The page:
France puts U.S. in tight spot on Sudan
The US circulated three Sudan resolutions Tuesday one authorizing a peacekeeping force, another imposing sanctions, and a third tackling the issue of where to punish those responsible for atrocities. It said a vote on the final issue would have to be put off because of the divisions in the council over the court. But France, Britain and others were determined to handle the issues at once. Full Story.
Further reading -- Nigeria wants new panel on Sudan crimes, not ICC. People's Daily Online news says China opposes economic sanctions against Darfur crisis.
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Mahatma Gandhi once said, "When I despair, I remember that all through history, the way of truth and love has always won. There have been tyrants and murderers, and for a time they seem invincible, but in the end, they always fall. Think of it, always." - via Be
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UN chief meets Sudanese President, calls for Intl engagement in Darfur
March 23 (AP) -- U.N. Secretary-General Kofi Annan urged the Sudanese government and Darfur rebels Tuesday to stick by a frequently-broken cease-fire, saying it could take months for UN peacekeepers to deploy in the region if they are approved.
At the request of the US, the council voted last week for a second week-long extension of the UN political mission in Sudan. But many members including France, Algeria and Britain made clear they are fed up with the delays and want a vote next week on a new resolution.
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UK calls on Sudanese rebels to resume Darfur peace talks
March 22 (AP) -- A British minister on Tuesday called on two Sudanese rebel factions to resume peace talks with the Sudanese government to end the crisis in Darfur.
Foreign Office Minister Chris Mullin said the Darfur rebel groups SLMA and the JEM "should reconsider their current position and agree to the immediate resumption of the peace talks in Abuja without preconditions."
"The current position of non-engagement is unacceptable and is unnecessarily delaying peace in Darfur," said Mullin, after meeting with Minni Minnawi of the SLM in London.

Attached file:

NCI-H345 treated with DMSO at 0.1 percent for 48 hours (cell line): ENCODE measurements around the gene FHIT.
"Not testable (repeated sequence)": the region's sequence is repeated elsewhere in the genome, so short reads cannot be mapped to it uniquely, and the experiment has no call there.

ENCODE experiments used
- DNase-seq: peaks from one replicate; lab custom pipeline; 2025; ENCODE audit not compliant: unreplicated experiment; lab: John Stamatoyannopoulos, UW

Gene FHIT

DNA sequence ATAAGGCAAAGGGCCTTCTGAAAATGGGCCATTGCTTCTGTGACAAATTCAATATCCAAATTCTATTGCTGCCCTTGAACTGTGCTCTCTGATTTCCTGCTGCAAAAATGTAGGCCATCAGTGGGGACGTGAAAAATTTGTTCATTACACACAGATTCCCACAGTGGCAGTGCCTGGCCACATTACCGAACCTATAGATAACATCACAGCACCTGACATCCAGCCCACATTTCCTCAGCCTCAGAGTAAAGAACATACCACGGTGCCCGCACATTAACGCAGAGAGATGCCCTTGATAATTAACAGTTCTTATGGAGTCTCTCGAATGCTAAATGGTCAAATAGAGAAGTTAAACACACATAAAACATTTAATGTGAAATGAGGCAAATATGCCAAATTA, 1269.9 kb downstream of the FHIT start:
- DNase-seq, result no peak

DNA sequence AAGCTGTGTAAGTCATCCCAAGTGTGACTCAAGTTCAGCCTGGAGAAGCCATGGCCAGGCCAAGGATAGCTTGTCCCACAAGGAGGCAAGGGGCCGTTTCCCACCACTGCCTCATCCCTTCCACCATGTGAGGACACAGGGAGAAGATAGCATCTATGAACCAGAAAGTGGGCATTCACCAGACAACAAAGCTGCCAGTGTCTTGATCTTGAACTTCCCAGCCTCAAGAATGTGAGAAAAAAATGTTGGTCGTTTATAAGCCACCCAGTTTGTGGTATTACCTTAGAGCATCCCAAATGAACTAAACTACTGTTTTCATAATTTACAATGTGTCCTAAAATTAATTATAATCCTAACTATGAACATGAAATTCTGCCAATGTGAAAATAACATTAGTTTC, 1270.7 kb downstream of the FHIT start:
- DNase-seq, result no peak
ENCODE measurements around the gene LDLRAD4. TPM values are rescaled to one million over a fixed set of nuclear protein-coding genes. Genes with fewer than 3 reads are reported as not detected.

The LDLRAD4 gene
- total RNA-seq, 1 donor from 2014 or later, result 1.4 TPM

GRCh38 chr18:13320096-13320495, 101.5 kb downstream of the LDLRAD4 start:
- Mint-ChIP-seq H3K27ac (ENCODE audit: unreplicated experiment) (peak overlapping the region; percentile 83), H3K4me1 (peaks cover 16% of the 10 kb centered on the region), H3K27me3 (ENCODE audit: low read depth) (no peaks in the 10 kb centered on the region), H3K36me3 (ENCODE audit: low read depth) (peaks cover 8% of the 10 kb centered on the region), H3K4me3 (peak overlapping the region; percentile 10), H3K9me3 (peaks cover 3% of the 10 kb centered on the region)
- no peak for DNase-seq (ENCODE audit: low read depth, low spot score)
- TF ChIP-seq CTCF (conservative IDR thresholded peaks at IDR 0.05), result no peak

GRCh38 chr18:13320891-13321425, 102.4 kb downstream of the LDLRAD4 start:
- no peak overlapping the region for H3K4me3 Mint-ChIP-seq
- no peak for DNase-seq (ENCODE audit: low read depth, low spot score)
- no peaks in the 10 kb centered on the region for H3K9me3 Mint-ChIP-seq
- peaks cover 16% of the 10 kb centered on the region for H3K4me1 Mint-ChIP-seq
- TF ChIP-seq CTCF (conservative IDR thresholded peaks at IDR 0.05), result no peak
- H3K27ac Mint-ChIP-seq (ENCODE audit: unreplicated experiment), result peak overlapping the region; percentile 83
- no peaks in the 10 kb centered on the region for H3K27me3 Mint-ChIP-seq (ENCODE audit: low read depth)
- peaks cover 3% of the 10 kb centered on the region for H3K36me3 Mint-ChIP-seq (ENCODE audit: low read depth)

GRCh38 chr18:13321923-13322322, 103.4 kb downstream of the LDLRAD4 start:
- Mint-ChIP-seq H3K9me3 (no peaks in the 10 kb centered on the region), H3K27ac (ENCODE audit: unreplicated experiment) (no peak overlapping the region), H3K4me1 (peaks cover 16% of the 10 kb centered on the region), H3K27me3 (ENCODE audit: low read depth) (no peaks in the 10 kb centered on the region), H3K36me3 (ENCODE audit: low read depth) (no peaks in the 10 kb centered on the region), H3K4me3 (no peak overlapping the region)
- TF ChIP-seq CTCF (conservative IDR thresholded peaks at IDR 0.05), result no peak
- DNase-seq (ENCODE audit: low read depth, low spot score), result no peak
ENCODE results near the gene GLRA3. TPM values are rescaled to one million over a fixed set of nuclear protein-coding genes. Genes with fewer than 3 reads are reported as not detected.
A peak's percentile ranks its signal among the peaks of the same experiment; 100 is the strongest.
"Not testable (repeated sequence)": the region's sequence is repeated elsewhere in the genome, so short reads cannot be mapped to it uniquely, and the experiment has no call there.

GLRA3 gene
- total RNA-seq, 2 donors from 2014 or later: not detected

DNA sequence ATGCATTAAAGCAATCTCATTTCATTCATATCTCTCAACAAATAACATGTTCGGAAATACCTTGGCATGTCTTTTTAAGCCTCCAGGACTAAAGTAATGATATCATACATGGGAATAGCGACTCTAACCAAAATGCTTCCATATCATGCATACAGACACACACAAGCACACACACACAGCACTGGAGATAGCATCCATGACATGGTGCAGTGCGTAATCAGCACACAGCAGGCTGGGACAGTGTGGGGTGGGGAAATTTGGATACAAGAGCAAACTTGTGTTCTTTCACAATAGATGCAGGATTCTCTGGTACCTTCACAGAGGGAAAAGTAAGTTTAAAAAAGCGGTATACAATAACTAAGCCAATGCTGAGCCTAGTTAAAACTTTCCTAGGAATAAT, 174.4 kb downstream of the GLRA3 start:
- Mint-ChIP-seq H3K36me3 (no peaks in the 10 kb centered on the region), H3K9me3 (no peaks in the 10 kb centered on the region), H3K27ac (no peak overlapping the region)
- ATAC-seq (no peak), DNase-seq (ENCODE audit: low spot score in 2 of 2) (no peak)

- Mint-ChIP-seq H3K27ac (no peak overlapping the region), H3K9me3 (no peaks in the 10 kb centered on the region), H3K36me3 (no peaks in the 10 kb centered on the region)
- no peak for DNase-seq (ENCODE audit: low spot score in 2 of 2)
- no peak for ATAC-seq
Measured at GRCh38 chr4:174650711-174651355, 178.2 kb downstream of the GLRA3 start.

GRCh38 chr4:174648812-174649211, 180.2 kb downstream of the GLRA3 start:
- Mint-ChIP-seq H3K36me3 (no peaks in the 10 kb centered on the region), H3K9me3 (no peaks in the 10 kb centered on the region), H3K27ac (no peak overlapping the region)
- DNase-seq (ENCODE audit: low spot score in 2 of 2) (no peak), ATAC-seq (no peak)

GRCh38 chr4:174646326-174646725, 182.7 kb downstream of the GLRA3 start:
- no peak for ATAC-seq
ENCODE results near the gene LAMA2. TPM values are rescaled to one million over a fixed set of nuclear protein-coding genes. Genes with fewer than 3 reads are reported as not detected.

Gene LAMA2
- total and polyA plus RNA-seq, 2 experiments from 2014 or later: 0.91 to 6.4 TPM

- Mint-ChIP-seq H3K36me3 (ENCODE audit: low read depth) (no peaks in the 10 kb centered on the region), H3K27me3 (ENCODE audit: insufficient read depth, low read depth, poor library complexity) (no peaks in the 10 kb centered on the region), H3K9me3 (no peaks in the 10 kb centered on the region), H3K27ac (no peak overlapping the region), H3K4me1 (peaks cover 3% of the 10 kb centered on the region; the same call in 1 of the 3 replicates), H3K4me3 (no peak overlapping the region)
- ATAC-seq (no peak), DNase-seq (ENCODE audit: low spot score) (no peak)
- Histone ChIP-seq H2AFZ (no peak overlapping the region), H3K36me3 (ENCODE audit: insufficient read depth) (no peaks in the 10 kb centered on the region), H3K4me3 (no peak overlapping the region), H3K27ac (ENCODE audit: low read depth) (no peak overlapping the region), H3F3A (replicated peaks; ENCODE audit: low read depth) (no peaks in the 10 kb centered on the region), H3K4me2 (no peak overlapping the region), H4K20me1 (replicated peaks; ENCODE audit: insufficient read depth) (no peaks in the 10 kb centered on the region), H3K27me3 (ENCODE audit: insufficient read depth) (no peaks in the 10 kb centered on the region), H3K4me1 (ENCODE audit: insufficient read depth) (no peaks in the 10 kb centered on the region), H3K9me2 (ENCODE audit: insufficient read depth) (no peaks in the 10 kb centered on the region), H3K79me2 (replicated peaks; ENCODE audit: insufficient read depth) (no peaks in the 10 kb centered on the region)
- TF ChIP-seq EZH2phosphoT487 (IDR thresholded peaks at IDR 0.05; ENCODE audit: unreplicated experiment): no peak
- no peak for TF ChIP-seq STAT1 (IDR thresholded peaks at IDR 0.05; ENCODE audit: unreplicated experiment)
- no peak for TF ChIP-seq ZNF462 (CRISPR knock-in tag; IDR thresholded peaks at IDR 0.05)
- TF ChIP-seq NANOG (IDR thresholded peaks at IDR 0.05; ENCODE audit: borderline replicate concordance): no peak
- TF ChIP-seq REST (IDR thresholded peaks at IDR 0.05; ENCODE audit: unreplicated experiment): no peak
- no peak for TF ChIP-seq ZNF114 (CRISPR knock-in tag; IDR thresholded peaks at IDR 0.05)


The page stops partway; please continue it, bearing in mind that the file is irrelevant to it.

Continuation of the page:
Britain has also called on the Sudanese government to do more to end the Darfur conflict.
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Sudan criticises aid agencies over Darfur aid money
March 20 (AFP) -- Sudan has accused humanitarian agencies operating in Darfur of using only a fraction of funds from donors on the crisis and retaining much of it for their own activities, the independent al-Sahafa daily reported Sunday.
The paper quoted the governor of South Darfur state, Al-Hajj Atta al-Mannan, as saying that just over 10 percent of the total amount of financial assistance donated for the crisis in Darfur had reached the needy. He claimed that the majority of the money was used to fund activities not related directly to the plight of the people of Darfur.
"The share of the people of Darfur from this fund was only 12 percent while the remainder was spent on administrative operations and workers of the international organisations in Darfur," Mannan charged. Full Story.
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Appeal for billions in development aid
Sudan needs almost eight billion dollars (six billion euros) for reconstruction and development over the next two years to recover from two decades of North-South civil war, an assessment team has indicated. The team, made up of representatives of the Khartoum government and the ex-rebel SPLM, said 7.8 billion dollars (5.8 billion euros), would be required through 2007.
Much of that was to be funded with domestic oil revenues, and international donors would be asked to contribute 2.66 billion dollars (two billion euros) of the total, the team said.